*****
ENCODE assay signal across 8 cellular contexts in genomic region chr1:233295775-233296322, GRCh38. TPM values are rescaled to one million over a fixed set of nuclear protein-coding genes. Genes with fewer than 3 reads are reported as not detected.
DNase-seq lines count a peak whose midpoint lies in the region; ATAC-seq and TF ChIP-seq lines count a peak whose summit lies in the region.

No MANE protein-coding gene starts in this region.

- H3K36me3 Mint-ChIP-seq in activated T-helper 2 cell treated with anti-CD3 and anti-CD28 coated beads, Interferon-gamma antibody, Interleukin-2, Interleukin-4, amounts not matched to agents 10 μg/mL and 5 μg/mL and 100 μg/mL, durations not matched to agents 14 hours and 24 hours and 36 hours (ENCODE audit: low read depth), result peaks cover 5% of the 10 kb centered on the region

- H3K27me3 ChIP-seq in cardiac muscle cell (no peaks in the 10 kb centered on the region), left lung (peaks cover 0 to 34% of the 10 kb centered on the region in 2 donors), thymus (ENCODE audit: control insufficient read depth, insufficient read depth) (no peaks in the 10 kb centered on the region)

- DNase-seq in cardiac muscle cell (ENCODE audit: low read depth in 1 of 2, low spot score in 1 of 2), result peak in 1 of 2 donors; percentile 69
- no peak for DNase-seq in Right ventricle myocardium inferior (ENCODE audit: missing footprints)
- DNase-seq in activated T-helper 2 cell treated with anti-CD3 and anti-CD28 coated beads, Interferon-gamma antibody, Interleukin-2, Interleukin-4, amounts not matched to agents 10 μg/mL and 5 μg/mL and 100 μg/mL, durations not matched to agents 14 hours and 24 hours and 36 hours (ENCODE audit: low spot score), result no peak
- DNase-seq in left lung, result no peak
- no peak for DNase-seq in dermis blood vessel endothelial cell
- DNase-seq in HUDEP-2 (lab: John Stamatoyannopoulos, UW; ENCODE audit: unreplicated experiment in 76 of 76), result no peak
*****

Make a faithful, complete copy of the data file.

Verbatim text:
ENCODE assay signal across 8 cellular contexts in genomic region chr1:233295775-233296322, GRCh38. TPM values are rescaled to one million over a fixed set of nuclear protein-coding genes. Genes with fewer than 3 reads are reported as not detected.
DNase-seq lines count a peak whose midpoint lies in the region; ATAC-seq and TF ChIP-seq lines count a peak whose summit lies in the region.

No MANE protein-coding gene starts in this region.

- H3K36me3 Mint-ChIP-seq in activated T-helper 2 cell treated with anti-CD3 and anti-CD28 coated beads, Interferon-gamma antibody, Interleukin-2, Interleukin-4, amounts not matched to agents 10 μg/mL and 5 μg/mL and 100 μg/mL, durations not matched to agents 14 hours and 24 hours and 36 hours (ENCODE audit: low read depth), result peaks cover 5% of the 10 kb centered on the region

- H3K27me3 ChIP-seq in cardiac muscle cell (no peaks in the 10 kb centered on the region), left lung (peaks cover 0 to 34% of the 10 kb centered on the region in 2 donors), thymus (ENCODE audit: control insufficient read depth, insufficient read depth) (no peaks in the 10 kb centered on the region)

- DNase-seq in cardiac muscle cell (ENCODE audit: low read depth in 1 of 2, low spot score in 1 of 2), result peak in 1 of 2 donors; percentile 69
- no peak for DNase-seq in Right ventricle myocardium inferior (ENCODE audit: missing footprints)
- DNase-seq in activated T-helper 2 cell treated with anti-CD3 and anti-CD28 coated beads, Interferon-gamma antibody, Interleukin-2, Interleukin-4, amounts not matched to agents 10 μg/mL and 5 μg/mL and 100 μg/mL, durations not matched to agents 14 hours and 24 hours and 36 hours (ENCODE audit: low spot score), result no peak
- DNase-seq in left lung, result no peak
- no peak for DNase-seq in dermis blood vessel endothelial cell
- DNase-seq in HUDEP-2 (lab: John Stamatoyannopoulos, UW; ENCODE audit: unreplicated experiment in 76 of 76), result no peak